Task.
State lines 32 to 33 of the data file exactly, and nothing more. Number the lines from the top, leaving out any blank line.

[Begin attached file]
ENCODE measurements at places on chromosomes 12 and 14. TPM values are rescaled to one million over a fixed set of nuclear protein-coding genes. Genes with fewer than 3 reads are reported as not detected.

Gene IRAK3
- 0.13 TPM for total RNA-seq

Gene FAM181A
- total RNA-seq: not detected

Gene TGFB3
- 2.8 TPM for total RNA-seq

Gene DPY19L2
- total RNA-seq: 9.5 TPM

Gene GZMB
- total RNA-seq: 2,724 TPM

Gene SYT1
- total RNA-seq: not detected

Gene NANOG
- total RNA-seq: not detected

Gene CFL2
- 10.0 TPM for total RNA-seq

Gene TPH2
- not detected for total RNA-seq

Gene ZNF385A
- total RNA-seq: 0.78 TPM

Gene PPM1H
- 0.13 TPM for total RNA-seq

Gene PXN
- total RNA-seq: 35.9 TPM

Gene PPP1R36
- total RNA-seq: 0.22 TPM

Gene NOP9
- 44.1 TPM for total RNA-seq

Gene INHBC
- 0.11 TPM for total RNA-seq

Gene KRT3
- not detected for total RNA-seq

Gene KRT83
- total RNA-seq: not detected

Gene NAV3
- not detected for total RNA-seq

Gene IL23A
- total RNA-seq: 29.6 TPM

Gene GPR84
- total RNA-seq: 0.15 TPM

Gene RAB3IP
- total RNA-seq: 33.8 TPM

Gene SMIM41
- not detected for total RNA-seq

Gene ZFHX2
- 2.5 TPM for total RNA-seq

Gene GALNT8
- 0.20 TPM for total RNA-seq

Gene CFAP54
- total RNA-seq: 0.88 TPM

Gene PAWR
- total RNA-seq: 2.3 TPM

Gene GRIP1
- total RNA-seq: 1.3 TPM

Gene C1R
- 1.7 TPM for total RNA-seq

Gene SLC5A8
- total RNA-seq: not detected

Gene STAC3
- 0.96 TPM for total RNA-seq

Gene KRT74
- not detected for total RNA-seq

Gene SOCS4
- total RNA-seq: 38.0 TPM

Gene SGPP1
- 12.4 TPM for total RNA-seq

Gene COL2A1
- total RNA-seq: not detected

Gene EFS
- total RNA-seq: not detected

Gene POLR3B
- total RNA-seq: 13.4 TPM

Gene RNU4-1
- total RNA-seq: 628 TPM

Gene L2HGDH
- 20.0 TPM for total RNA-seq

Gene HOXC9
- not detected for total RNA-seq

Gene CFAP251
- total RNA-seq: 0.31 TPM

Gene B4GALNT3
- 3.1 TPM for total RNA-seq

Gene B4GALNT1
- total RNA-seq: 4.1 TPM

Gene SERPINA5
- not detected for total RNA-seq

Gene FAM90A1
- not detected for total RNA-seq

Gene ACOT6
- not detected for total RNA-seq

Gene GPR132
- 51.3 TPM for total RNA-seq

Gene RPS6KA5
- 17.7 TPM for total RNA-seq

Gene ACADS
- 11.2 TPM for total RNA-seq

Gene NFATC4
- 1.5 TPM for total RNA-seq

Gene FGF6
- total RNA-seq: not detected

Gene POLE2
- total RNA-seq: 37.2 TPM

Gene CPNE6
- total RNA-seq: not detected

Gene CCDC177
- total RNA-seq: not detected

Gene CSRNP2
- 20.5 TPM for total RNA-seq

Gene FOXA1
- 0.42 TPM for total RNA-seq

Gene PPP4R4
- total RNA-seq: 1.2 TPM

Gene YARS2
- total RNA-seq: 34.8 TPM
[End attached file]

Gene KRT3
- not detected for total RNA-seq